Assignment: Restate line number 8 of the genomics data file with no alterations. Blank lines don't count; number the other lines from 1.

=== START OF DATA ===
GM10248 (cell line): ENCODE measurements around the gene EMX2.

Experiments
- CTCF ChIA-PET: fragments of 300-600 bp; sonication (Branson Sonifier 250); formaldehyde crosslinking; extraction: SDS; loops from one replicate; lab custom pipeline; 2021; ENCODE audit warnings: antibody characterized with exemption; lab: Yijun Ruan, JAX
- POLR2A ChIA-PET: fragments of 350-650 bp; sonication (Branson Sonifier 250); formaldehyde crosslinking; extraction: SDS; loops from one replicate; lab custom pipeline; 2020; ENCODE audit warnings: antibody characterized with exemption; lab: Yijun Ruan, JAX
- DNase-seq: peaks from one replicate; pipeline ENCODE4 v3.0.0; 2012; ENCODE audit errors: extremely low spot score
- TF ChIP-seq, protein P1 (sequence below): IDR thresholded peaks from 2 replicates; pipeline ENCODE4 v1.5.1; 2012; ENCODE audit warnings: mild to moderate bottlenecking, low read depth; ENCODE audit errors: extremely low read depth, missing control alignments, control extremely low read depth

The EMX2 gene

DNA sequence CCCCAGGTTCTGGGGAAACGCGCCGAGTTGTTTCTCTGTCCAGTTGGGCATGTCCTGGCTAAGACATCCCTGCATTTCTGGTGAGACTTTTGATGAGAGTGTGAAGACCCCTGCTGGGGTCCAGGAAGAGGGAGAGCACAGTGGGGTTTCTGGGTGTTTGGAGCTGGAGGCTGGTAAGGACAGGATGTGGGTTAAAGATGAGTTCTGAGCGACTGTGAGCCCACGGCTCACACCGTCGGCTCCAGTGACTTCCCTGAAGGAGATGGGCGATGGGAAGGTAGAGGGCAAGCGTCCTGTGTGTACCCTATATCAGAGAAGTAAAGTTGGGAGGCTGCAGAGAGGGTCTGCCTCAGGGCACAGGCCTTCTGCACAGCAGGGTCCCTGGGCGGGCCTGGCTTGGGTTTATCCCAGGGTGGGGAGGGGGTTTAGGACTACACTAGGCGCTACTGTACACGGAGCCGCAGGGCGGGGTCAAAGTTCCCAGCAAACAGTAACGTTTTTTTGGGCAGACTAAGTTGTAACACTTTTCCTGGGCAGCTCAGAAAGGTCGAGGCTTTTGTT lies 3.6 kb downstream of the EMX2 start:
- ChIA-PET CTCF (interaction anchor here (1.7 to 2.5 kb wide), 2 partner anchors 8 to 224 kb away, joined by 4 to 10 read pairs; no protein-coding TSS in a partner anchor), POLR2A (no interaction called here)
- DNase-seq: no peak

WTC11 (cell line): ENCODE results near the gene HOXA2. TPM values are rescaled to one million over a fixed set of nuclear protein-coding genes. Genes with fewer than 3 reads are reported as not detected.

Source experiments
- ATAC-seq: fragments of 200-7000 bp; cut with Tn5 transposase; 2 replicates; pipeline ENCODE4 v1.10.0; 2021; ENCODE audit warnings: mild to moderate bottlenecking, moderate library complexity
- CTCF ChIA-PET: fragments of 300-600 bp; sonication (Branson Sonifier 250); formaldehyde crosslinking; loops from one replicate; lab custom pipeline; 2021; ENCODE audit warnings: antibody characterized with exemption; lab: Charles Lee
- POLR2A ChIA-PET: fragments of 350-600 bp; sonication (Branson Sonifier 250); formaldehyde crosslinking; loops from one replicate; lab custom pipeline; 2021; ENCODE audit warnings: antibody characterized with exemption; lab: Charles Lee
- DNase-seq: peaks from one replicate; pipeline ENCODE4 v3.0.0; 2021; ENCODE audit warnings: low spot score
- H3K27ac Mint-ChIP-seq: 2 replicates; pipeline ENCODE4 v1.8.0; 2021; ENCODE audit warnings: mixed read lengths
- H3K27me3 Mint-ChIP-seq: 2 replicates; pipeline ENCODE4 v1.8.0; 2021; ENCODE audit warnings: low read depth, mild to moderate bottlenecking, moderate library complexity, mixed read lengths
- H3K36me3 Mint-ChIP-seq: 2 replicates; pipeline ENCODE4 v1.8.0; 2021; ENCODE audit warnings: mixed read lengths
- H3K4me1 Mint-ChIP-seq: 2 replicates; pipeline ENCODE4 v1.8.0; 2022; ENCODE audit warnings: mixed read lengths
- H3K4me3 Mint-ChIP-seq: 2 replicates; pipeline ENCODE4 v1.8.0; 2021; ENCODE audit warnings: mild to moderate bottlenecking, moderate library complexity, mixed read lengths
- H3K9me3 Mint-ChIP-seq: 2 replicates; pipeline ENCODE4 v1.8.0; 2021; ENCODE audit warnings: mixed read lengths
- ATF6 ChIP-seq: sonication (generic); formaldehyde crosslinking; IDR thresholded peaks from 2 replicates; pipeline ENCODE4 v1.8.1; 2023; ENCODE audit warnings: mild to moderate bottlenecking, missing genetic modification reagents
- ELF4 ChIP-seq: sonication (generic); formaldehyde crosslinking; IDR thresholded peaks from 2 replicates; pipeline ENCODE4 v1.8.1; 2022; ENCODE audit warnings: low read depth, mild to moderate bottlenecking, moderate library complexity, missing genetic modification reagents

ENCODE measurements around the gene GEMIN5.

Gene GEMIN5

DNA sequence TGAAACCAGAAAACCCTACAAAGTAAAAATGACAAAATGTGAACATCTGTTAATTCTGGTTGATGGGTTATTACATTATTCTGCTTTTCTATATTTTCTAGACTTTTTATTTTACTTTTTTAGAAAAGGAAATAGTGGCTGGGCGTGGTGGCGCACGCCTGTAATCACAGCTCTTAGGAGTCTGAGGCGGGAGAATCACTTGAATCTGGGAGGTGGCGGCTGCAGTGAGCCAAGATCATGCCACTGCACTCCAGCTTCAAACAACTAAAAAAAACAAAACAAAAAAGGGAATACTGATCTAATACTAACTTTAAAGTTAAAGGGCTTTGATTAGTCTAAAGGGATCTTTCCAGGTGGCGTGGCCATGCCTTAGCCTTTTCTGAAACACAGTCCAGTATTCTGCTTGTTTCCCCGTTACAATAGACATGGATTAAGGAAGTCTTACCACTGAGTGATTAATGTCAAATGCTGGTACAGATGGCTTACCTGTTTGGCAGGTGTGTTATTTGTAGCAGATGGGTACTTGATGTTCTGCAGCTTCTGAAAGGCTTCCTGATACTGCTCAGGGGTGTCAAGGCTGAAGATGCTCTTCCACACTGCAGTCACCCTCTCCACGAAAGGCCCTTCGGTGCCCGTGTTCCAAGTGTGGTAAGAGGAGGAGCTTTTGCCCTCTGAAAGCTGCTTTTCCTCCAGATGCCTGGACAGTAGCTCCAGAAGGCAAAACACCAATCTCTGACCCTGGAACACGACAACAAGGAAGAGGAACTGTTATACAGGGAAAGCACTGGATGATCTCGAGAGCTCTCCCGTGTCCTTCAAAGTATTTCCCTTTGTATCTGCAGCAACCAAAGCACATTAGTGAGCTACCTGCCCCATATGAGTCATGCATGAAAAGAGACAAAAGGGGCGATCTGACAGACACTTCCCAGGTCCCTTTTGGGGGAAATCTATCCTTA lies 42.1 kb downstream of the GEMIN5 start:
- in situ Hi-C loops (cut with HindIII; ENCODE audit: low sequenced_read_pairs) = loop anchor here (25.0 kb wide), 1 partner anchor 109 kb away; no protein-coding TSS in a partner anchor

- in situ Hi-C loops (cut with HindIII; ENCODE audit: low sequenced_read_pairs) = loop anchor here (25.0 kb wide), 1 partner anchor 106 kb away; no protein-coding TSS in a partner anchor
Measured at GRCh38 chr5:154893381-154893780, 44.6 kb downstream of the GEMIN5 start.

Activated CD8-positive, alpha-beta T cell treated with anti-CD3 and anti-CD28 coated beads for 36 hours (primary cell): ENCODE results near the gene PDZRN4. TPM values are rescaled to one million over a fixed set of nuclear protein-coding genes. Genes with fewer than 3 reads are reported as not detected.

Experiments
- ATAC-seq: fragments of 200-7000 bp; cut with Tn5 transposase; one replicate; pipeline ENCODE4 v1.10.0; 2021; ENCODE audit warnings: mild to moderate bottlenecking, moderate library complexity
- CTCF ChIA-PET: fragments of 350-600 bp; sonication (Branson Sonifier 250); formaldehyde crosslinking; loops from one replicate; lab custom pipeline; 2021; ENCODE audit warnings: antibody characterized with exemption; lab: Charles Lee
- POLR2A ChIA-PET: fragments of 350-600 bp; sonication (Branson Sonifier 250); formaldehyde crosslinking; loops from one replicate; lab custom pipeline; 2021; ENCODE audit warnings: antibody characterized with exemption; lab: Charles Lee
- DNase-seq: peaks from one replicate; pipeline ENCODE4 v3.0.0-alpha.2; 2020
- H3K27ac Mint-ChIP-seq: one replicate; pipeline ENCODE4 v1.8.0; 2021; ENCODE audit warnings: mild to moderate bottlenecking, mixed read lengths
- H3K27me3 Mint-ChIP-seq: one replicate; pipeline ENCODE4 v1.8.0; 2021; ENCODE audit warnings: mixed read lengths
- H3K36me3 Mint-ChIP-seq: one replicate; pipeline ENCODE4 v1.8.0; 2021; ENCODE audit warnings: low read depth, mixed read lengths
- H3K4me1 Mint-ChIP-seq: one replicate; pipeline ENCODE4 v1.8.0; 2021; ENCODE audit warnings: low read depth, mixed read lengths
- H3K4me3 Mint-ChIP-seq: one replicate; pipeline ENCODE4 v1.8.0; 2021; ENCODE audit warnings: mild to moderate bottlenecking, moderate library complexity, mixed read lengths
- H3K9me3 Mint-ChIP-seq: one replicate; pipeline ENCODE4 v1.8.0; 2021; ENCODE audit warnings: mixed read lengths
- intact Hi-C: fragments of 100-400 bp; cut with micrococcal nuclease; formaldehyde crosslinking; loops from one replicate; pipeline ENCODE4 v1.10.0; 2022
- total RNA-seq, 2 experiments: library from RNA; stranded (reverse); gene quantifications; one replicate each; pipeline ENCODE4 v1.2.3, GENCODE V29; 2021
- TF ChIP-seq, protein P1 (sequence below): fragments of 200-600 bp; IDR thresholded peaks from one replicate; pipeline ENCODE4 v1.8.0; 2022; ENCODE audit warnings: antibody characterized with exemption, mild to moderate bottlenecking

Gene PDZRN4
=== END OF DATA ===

DNA sequence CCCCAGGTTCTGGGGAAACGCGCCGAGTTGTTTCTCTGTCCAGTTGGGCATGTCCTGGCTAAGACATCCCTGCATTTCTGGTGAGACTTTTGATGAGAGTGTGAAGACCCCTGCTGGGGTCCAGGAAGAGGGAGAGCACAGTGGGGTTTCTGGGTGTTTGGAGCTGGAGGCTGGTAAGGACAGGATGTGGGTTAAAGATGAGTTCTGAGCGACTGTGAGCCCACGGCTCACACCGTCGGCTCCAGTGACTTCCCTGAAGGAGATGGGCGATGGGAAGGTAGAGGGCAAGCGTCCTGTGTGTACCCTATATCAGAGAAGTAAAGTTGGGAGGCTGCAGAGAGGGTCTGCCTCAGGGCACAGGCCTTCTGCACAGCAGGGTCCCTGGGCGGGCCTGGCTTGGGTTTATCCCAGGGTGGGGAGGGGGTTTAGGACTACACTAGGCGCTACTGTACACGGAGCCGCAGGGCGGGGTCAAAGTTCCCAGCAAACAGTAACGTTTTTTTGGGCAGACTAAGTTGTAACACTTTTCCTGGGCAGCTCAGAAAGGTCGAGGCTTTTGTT lies 3.6 kb downstream of the EMX2 start: